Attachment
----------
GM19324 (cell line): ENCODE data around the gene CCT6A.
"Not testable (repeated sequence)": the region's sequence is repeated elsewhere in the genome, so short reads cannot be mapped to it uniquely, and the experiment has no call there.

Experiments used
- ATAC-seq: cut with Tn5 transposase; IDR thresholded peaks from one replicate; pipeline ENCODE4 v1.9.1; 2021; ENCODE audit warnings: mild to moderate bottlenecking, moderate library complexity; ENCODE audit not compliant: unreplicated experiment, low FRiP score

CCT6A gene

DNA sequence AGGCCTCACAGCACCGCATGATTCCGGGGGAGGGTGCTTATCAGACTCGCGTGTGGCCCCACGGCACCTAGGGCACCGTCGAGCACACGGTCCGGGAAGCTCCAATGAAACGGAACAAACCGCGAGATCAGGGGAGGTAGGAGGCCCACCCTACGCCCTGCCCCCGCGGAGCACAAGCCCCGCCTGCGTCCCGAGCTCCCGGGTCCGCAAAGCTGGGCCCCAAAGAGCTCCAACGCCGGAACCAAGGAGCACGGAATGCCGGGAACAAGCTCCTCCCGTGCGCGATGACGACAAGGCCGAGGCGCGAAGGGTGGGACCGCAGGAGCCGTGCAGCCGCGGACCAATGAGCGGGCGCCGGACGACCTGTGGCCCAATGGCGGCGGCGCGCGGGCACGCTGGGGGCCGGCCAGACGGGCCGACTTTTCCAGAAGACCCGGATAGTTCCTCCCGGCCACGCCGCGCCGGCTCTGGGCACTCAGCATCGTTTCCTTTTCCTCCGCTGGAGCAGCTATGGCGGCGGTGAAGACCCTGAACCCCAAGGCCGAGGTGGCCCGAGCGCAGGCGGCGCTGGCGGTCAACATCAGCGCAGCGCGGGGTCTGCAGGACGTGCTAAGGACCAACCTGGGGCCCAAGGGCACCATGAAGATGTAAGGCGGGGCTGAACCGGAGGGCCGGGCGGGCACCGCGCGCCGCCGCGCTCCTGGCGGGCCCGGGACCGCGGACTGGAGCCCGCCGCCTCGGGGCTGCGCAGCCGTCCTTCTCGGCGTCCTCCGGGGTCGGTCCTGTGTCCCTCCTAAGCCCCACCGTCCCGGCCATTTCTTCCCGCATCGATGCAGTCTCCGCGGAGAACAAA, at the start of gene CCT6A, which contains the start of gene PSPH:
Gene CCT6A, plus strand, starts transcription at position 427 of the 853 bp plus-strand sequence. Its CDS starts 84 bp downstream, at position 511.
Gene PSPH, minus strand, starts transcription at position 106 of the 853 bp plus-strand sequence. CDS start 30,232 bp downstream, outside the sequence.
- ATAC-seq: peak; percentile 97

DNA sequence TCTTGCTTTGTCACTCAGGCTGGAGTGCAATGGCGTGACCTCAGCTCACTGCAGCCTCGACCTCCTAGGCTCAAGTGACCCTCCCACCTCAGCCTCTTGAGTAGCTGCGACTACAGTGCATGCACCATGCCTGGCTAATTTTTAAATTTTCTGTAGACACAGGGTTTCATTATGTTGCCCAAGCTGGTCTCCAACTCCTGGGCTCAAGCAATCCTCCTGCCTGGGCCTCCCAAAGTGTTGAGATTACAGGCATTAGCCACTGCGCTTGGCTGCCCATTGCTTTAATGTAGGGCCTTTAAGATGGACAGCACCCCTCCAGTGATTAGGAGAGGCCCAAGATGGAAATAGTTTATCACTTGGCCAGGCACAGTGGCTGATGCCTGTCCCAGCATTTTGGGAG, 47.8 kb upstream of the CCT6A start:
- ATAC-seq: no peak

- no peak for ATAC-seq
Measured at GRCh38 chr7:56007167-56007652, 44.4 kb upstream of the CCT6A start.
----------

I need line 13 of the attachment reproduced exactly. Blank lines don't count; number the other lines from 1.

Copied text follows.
Measured at GRCh38 chr7:56007167-56007652, 44.4 kb upstream of the CCT6A start.